It’s a world of salespeople – Virginia Business


The residential real estate market is heating up

Posted

September 29, 2021




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Courtney mabeus


Sandra Hood finally went on a well-deserved vacation in mid-August.

Despite this, Hood, the manager of Coldwell Banker Traditions at Newport News and president of the Virginia Peninsula Association of Realtors, took advantage of a rainy morning at the beach to open her laptop and work.

“It’s the toughest market I’ve ever been in,” says Hood, who has worked in the residential real estate industry for 15 years.

More than 18 months after COVID-19 The pandemic has disrupted most industries, Hampton Roads realtors say they are having their busiest year ever, with some running a marathon at almost a sprinter’s pace to keep pace. Despite small signs that segments of the market are cooling, they say they expect the current seller’s market to continue through 2022.

Inventories on Hampton Roads remain tight, forcing median home selling prices in Hampton Roads to rise to $ 300,000 – from $ 290,000 two months earlier – proof that demand still exceeds supply, according to a market summary Real Estate Information Network Inc. (REIN), the multiple listing service that covers Williamsburg east to Virginia Beach and south across the North Carolina border.

As active registrations increased month over month this summer – 4,220 in June and 4,621 in July – still lower than last year, while there were 5,846 and 5,576 dwellings listed in June and July 2020, respectively. Residences spent an average of 51 days on the market in June 2020. That fell to 23 days in June and July 2021, according to REIN.

“This summer the market has slowed down a bit, and I think most of us agree with that because we need to breathe,” says Jeremy Caleb Johnson, agent at Long & Foster / Christie’s International Real Estate in Virginia Beach. .

Johnson, who is vice president of finance for the Hampton Roads Realtors Association, attributed the chill to families taking vacations and children returning to school.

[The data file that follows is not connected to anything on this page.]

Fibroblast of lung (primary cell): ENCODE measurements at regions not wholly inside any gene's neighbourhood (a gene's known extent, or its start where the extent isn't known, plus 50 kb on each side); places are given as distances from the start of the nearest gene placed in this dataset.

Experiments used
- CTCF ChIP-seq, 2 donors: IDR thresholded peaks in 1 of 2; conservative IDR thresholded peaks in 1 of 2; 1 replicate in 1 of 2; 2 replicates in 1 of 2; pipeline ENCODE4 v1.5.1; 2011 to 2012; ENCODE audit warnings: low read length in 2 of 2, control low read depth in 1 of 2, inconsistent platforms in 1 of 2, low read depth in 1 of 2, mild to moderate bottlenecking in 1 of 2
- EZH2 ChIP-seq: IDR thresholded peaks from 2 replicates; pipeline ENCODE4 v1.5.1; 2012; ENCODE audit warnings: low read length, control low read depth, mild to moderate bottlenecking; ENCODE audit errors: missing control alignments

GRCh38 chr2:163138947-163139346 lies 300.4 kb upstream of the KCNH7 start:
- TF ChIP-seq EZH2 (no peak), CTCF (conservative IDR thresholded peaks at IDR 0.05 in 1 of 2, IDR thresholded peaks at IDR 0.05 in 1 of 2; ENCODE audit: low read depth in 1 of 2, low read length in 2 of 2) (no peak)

“If I had a really great list and I put on the market in March of this year, I would like [have expected] it should be gone in about 24 to 48 hours, ”notes Johnson. “In some cases, we are seeing the same type of awesome and amazing listing in the market today and it lasts maybe a week to 10 days.

Low inventory and high demand can also fuel buyer fatigue. “I think a lot about buyers wrote a lot of offers and didn’t get them, and now they’re like, “Maybe this is not the time for us. Let’s sit down and look at the market, see if it drops at all, ”said Alan Thompson, part owner of Chesapeake-based Lucky Homes.

Real estate was seen as a vital industry in Virginia during the pandemic shutdown, which kept businesses going. Hood credits the area’s strong job market and military presence that the local residential real estate market busy. The combination of new people coming in the area and local vendors planning to stay in the area create another problem.

“You have to be really good at making your offers and people could have six, 10 refusals before they finally find housing, and a lot of people give up and stay where they are,” Hood says. “People who move to the area, they cannot give up. So this is a challenge.

The Hampton Roads residential market mirrors what’s happening in metropolitan areas across the country as COVID-19 reshapes conditions. Sellers receive list price offers without having to give in to repairs or inspections, and some buyers are moving away from offices now that they can work remotely.

Some homeowners have taken advantage of the low interest rates and refinanced themselves, Thompson says, while others who have received low offers in previous years are lucky.

“We reached out to each of these sellers and said, ‘Hey, if you ever wanna sell now is the time,’ and they sell and sell well,” said Thompson, who also chairs Hampton Roads real estate agents. . Resale advice of the association.

On the buyers’ side, some even buy houses on sight.

Thompson’s company worked remotely with a military family last year who were unable to travel to visit homes due to the pandemic.

“We sold it to them only by video, which is [nerve-racking] because basically we choose their home for them, ”he says. “We’ve never met these people at all, so it’s kinda scary.”

Cash also remains king. An Oceanfront home in Virginia Beach built in 2017 was put on the market this summer for $ 5.4 million and sold for $ 5.8 million to a cash buyer, Johnson said. “In every town in Hampton Roads, we see an inordinate number of cash buyers, which poses challenges for the stereotypical buyer with their mortgage.

Although all of the above factors create a difficult times for real estate agents and clients, Thompson says there has also been an influx of new realtors entering the field, perhaps attracted by job cuts in other industries and the possibility of quick sales. But in today’s market, he adds, having an experienced agent and lender can make a difference in negotiating and closing. “I think good agents do better because they excel in tough markets,” he says.

The frenzy and uncertainty of the market has taken its toll on buyers and sellers, and those working in the industry have absorbed some of that impact. Realtors say they have relied on supportive colleagues to step in when needed and encourage others to do the same.

“We are constantly affected by seasonal changes in real estate,” Hood says. “I think in the fall it will probably be a little slowdown. But I think the general state of the real estate economy is going to stay pretty much the same.

Related: Image of Commercial Real Estate in Hampton Roads

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